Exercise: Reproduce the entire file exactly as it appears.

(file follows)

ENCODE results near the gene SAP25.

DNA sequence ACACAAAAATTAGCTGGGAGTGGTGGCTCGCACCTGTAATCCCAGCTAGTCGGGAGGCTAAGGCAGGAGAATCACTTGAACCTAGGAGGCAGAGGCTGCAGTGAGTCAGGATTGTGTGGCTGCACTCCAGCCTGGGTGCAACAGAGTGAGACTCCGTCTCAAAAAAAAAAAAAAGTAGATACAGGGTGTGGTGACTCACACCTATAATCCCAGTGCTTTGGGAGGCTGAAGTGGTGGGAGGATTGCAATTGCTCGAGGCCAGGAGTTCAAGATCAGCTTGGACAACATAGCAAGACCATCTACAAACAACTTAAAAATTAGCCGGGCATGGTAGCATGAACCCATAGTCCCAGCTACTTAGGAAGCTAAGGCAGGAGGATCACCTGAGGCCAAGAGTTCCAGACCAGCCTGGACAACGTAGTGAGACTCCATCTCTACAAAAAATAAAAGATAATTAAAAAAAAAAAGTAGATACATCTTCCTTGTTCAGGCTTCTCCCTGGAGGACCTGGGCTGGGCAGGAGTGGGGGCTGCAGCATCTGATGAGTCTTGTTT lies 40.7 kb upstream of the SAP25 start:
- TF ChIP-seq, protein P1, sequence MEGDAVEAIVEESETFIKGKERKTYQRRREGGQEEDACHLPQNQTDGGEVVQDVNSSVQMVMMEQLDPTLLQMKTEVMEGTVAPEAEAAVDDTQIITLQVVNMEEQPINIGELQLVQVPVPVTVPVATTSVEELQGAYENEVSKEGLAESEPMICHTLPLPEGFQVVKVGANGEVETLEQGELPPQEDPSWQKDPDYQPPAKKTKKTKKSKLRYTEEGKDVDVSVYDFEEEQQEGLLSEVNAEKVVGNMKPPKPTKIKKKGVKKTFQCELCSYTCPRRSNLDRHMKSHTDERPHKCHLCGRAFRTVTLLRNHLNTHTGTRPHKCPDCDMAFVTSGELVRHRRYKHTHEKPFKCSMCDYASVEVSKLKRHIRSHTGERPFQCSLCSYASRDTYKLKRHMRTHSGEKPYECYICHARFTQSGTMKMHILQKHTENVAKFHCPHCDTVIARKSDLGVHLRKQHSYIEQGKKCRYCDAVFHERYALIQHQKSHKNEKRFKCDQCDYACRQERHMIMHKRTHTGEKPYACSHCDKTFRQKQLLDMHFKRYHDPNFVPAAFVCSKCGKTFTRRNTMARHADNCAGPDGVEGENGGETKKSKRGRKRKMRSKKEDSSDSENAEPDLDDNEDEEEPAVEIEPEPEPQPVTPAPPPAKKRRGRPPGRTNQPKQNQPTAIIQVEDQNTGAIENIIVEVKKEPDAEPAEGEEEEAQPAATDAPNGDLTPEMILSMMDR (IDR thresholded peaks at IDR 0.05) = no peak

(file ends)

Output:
ENCODE results near the gene SAP25.

DNA sequence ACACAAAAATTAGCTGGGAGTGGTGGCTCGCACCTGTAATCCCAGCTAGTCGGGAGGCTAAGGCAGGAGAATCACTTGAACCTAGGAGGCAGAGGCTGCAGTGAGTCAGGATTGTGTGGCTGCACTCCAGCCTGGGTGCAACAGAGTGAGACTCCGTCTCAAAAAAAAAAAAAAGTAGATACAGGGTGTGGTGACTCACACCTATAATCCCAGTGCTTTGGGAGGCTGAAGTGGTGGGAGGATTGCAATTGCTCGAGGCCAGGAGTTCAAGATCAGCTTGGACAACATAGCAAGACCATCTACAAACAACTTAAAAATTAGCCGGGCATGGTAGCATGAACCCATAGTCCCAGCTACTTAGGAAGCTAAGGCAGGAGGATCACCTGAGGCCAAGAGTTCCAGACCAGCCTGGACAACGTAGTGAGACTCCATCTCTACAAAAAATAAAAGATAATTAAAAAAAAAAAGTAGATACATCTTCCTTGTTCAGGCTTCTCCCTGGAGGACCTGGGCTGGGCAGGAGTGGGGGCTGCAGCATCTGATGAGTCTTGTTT lies 40.7 kb upstream of the SAP25 start:
- TF ChIP-seq, protein P1, sequence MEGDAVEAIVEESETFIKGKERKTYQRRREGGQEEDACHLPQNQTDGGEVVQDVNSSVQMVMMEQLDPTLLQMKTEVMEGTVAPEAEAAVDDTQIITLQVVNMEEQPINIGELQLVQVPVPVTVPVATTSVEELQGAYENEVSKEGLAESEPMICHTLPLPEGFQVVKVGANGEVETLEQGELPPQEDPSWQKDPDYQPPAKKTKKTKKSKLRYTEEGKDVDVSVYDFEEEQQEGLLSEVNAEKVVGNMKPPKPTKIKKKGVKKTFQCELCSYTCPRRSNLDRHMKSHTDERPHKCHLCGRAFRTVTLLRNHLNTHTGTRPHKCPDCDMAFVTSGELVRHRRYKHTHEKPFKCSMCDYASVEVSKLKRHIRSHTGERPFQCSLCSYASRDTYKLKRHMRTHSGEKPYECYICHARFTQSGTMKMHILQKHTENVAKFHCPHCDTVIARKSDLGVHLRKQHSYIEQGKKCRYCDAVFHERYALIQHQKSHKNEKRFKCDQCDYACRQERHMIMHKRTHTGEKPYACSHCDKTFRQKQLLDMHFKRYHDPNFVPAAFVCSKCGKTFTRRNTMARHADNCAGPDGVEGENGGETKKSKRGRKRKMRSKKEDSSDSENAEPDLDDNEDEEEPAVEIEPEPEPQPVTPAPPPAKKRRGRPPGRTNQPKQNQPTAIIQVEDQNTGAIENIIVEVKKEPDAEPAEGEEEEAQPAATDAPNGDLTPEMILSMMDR (IDR thresholded peaks at IDR 0.05) = no peak